Edward was a ' giant ' of a friend, a brother and a son. Friends and family remember an almost shambolic side to his which could at once infuriate and amuse. Keys, wallets, phones, luggage, cricket bags and clothes were lost on a regular basis. A solicitors' firm at which he did work experience paid tribute to his natural charm and kindness - but also fondly remembered his habit of opening files upside down, thus scattering their contents over desks and floors. On one occasion, he boarded a train from Hereford to London, only to find he had left his wallet on the kitchen table. He stepped off the train and as it pulled away from the station, he realised he had left his luggage on board. Edward rushed home and quietly "borrowed" his parents car - calling them later to explain. It was his mother, Heather Tomlinson, who answered the phone. "Good news and bad news mum," he boomed. He had arrived in London, with luggage and wallet, having caught up with the train. Unfortunately the family car was now abandoned somewhere near Worcester Foregate Street station. On a double yellow line. Amazingly, Edward had a habit of getting away with it. "That's probably because he never tried to be anyone other than himself", said Heather.

By his late teens, Edward had become a quintessential Englishman. He read the Times, bowled occasional legspin and watched cricket at Lords. On a "fancy dress" trip to Chepstow races he sported a tweed jacket, corduroy trousers, a pipe and a flat cap – almost too good a parody.

His Private Diary

As a post-university break, Edward started a cultural trip in the Middle East in January 2005 where he was learning Arabic at the University of Saint Joseph in Lebanon. He kept a diary - sadly the first and last of his life. In typically whimsical and witty style, the entries moved from a discussion of militant violence to the unreliable nature of bus drivers and the virtues of "stunning" Lebanese girls, who he watched while enjoying a crab sandwich at a Beirut cafe. At one stage he became engrossed in a debate with himself over whether it was blasphemous to address a statue of the Virgin Mary with the song "You’re Beautiful", by popstar James Blunt. In another entry, he decided that at his wedding (he was not even engaged) he would have his friends sing the operatic duet "Time to Say Goodbye" as he whisked his wife away on honeymoon.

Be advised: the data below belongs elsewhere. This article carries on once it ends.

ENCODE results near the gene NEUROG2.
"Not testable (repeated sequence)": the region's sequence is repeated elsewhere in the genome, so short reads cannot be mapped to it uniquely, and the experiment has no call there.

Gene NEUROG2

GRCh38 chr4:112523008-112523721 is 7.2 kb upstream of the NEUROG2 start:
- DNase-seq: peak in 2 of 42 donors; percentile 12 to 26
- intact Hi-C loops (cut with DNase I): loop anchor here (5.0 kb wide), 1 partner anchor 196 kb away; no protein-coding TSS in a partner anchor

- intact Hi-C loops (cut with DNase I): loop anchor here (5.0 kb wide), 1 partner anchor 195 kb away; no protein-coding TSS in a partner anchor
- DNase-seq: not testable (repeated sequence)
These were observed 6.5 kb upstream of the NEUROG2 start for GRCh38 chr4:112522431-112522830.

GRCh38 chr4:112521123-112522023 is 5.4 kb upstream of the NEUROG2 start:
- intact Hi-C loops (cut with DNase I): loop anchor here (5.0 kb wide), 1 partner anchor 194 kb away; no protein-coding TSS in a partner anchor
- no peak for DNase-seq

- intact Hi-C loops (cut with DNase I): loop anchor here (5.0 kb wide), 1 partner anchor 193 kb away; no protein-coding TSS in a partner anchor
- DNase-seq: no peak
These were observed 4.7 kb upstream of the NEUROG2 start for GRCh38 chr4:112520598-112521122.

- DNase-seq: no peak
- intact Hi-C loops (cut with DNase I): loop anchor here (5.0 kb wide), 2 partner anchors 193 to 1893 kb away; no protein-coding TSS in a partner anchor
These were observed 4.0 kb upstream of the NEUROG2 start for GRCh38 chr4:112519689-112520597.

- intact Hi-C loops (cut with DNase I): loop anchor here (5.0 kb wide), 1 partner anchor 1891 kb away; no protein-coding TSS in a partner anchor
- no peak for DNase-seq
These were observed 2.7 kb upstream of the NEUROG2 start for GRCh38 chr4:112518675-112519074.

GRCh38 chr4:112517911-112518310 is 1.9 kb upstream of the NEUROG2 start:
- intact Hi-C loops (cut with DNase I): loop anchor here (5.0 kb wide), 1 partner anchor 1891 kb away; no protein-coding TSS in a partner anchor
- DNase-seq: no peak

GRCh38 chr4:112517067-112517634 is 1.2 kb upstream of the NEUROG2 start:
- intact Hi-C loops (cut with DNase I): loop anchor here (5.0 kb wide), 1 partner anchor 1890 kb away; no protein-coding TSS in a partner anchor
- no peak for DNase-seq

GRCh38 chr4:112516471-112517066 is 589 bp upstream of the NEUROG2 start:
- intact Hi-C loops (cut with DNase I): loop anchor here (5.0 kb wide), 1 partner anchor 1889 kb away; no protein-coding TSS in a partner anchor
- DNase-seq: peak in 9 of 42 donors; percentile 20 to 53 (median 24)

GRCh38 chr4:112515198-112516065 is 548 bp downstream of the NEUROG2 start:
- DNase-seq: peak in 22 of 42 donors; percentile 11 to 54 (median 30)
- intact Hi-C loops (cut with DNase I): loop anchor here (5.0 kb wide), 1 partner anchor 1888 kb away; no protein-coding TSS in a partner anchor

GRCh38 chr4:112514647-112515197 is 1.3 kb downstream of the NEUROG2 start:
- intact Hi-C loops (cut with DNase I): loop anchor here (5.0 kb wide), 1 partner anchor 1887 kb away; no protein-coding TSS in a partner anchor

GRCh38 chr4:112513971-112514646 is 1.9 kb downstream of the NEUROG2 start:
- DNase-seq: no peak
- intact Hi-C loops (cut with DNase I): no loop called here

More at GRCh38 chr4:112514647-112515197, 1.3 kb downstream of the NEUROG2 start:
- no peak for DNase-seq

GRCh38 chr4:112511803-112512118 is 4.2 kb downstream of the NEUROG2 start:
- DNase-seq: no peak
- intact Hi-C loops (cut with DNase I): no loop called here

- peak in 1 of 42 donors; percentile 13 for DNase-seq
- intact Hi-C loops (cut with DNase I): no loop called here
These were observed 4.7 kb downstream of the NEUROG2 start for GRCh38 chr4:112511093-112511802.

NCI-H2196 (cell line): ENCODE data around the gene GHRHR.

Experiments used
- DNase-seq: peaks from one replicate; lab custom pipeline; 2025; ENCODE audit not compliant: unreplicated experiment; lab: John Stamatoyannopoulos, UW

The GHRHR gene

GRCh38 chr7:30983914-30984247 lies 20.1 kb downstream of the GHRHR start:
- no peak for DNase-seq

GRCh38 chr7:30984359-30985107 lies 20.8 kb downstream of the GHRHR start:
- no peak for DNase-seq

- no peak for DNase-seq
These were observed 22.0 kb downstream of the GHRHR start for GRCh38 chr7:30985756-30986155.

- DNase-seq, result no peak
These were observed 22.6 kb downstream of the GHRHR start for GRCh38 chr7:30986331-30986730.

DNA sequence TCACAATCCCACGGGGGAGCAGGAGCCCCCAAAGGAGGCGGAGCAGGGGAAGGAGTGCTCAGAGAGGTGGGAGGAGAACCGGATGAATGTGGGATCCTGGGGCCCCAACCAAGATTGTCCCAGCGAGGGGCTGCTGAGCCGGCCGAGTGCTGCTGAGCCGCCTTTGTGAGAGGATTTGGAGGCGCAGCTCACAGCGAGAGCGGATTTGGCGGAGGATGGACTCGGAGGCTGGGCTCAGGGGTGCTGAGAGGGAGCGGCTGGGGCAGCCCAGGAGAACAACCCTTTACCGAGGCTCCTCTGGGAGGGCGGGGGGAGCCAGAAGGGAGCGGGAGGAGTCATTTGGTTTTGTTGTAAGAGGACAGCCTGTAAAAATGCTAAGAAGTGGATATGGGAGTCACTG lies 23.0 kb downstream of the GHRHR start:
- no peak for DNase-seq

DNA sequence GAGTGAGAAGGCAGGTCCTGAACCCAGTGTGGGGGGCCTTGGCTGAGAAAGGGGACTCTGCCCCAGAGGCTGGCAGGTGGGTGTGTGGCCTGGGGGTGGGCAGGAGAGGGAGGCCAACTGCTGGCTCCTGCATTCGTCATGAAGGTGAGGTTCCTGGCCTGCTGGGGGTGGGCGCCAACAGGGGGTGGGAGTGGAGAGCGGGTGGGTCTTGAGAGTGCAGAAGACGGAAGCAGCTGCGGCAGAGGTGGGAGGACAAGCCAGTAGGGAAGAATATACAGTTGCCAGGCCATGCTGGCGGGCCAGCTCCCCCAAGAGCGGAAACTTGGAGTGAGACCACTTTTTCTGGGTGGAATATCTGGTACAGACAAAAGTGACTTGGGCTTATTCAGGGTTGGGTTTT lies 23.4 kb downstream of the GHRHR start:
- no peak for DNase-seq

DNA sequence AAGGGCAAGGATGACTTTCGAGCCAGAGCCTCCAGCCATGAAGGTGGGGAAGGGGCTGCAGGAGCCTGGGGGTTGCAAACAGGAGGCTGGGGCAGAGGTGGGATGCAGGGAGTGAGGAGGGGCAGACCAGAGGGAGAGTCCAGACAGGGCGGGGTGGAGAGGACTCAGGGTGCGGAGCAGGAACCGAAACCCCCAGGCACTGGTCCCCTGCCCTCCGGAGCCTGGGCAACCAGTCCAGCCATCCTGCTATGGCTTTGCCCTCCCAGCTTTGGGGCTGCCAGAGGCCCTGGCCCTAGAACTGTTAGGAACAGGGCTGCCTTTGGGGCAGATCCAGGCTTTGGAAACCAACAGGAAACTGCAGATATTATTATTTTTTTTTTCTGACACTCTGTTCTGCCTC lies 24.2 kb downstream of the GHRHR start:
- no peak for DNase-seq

Paradoxically, it was instead sung at his funeral. No one there could quite believe they were saying farewell to Edward so early in his sparkling life.

His Photo Album

Along with the diary, Edward left behind a marvellous photo album. It was put together more for the pleasure of future generations than for himself. The pictures show him as he will be remembered: surrounded by friends, playing sport, enjoying a drink, and in one photo, grinning widely as he put a bear-like arm around singer Charlotte Church, on her visit to the Oxford Union. He wrote in the preface: "This is a collection of assorted photographs which had been loosely held and left unorganized in my bedroom. Together, they do not by any means constitute a thorough record of my life. But, by chance, the photos reveal a number of the scenes of my last eighteen years which, I am sure, will prove to be the most important and happiest of my entire life."

Adapted from a eulogy prepared by Richard Edwards (OH 1990-1997)